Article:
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  • How Do I Make a Profit to Survive in the Face of Lower Margins?

    Retail executives continue to examine and reexamine their sales, gross margins and profitability to uncover ways to make their company more profitable. They look at every line item in their financial statements and too often conclude, cut more people, reduce service levels and be more cautious taking customer returns.

    Sound familiar?

    Let's talk about American railroads and their demise in attracting passengers following this "convenient" strategy. As I wrote in my book, "Predatory Marketing," it's easier to cut people than grow market share.

    Today's competitive environment makes it more difficult to stand out. Your retail specialty may be cluttered with many primary and secondary players. No matter how many there are, you still need to be the customers's first or possibly second store they shop.

    1. Remember, you can only get a premium when you have earned it.

      Lower margins exist because you do not have a compelling merchandising strategy that motivates your customers to buy more profitable products.

      More profitable products typically are better, more expensive products. You must make the setting and the advertising for that product superior to the lower margin item.

      Consumers at the better to high-end are three to five times more store display driven than their lower-priced counterparts. Desperate companies with no vision, and in a retrenching mode, often convince every shopper to pay less and less and less.

    2. Demand higher service levels from yourself and your people in the field.

      Customers want to be respected. They want to feel the money they leave is appreciated longer than their car's taillights are visible from the store's front door.

      Service is everywhere and everything. Service is even a clean store with clean restrooms, as well as employee attitudes and knowledge.

      Retail executives who "hide" in their "office kingdom" barking out executive commands will never survive today's higher service expectation levels. Service should be the standard by which all corporate decisions are measured.

      And that standard measures each employee, even the top executive. When the leader moves into a gray area, expect those people below to follow with a similar attitude.

    3. It is equally important to market to your employees as well as your customers. Customer loyalty comes after many years of contact with the same person; seldom with new employees.

      Employees must like their job. They may not love it, but they cannot hate it. Customers will quickly see through the daily disguise to uncover the truth: your employee doesn't want to be there that day or possibly ever!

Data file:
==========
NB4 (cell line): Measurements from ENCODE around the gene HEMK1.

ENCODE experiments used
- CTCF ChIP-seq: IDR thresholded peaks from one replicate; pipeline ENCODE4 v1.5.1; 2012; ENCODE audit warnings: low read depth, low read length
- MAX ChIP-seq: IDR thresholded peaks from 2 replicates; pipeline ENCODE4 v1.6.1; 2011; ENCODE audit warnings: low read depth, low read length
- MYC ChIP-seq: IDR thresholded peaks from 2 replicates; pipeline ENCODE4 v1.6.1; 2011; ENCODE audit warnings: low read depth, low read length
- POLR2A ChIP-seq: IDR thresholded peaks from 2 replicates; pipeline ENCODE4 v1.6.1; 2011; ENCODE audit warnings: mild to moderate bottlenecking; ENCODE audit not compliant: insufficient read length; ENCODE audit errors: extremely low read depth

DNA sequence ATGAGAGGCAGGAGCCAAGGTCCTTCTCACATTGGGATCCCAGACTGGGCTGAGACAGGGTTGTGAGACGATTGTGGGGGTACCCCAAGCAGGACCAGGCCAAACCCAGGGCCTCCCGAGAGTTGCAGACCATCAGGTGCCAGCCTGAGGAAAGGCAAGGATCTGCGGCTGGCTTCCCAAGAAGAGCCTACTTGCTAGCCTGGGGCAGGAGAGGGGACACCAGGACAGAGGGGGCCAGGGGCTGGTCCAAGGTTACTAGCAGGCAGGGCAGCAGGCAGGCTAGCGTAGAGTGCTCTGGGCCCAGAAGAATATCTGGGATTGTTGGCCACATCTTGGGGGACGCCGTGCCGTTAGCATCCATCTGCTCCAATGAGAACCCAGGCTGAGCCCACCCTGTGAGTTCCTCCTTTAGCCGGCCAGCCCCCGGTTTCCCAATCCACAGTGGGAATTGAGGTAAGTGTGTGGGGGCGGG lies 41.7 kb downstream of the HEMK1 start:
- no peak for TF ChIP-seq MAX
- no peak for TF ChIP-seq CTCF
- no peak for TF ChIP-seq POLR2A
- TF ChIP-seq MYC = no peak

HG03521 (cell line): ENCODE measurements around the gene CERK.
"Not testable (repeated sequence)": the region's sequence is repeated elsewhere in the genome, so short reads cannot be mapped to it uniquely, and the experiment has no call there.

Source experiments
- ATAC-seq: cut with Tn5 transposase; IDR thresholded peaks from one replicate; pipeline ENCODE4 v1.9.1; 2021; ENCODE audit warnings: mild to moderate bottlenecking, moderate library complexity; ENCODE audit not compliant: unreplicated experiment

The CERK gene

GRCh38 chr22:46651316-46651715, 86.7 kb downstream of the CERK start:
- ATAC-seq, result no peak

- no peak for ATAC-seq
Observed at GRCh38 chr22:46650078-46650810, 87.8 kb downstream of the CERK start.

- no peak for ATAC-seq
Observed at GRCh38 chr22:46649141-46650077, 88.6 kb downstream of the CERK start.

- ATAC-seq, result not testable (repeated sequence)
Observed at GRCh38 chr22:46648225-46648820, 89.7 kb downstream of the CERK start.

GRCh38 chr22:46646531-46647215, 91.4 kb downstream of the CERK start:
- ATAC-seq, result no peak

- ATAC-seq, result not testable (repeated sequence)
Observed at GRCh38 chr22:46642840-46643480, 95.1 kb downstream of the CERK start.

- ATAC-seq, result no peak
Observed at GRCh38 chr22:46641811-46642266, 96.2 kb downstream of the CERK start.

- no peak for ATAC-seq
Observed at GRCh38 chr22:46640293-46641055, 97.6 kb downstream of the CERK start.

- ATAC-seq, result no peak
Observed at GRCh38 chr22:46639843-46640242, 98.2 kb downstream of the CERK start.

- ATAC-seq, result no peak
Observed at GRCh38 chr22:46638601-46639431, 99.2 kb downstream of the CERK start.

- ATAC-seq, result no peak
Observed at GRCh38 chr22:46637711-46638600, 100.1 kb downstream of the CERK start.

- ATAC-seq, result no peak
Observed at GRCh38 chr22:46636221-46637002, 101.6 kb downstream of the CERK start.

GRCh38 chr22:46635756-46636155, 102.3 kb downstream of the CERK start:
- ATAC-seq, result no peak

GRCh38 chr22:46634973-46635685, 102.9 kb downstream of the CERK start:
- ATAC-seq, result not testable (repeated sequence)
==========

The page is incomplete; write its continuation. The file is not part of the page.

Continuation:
True marketers understand that employees make the sale; they determine your margins and they decide your closing rate. For this core reason they run your company.

      Retail executives who cut employees who sell to the customer may find short-term savings, but they often experience lower profits in the long-term. In some cases companies are filled with soured employees who don't want to work there, so letting them go is a plus.

      Additionally the long-term employees can build loyal customers who will spend more because they trust this employee or the person makes the shopping experience so pleasant that you want to return to see this "retail rarity" again.

    4. When customers see little or no differences, so goes your profit!

      As customers weigh all the decisions in their family life, they migrate to safe choices when in doubt. Often, "I'm not sure where to go. I'll go to Sears because I can trust them," is the response shoppers give to buying at Sears. When in doubt, play it safe.

      When shopping for a product, customers will pay more when they know they should. The customer tries to measure your display of product in the store to conclude "Which one best fits my needs? I know I can spend less."

    5. You need product identity with superior presentation.

      Speaking of display, customers invariably look at the one product with the most visibly commanding position. A retailer giving all the products within a category equal shelf space is doing his store a disservice and is not directing the customer. Making every product equal makes no one product important!

      Retail companies need to pick their product identity carefully. They need to consider existing and future margins and guarantee their store's presentation is clearly superior to all competitors. Most importantly they need to tell the world why they are the right choice for this product and take a stand.

      Most companies say, "I want to sell everything." I will tell you most consumers will respond, "You do sell everything, just like everybody else!"

      I can't tell you the ideal expense level for an item, but I can tell you that selling too many lower margin items is a corporate attitude that executives create by their absence from people on the front line. Sam Walton understood his store employees' value to the organization. R. H. Macy understood the power of making housewares a core product identity for his department store.

      Many in corporate America look at numbers and never see faces.

      Those few leaders who do see the faces of employees and customers in their balance sheet will not face the lower margins dilemma. They will remain market leaders producing healthy bottom lines.

      It's too bad we don't have enough of those insightful executives. America cries out for companies willing to take a stand and who have employees who respect their customers.